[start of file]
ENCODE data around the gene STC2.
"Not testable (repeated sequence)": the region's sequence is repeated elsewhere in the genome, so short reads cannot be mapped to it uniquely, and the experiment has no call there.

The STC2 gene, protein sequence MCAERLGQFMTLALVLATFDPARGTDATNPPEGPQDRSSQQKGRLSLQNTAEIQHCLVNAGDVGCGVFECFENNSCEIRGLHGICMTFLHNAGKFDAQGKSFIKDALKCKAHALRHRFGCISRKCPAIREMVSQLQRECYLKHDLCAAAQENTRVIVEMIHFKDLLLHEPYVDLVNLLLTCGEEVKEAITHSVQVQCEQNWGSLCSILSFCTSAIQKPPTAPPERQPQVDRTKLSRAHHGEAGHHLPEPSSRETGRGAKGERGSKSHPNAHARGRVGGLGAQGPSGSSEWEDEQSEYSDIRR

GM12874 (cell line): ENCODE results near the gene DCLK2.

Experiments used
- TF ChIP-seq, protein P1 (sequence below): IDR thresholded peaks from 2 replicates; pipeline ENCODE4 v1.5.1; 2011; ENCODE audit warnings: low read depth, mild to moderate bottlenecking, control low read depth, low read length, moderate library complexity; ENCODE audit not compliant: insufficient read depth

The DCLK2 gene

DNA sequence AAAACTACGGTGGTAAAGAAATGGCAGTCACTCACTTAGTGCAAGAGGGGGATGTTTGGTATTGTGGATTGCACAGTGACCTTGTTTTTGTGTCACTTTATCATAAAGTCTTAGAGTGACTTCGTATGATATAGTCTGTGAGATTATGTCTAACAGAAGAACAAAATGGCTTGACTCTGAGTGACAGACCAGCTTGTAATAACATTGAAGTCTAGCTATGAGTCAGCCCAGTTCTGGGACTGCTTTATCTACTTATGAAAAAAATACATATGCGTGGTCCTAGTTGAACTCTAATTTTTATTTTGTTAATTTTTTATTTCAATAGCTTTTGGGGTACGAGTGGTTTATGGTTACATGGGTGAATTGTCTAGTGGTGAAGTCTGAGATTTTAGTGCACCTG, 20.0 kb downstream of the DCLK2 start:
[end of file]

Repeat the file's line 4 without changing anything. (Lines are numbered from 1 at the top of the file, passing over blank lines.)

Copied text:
GM12874 (cell line): ENCODE results near the gene DCLK2.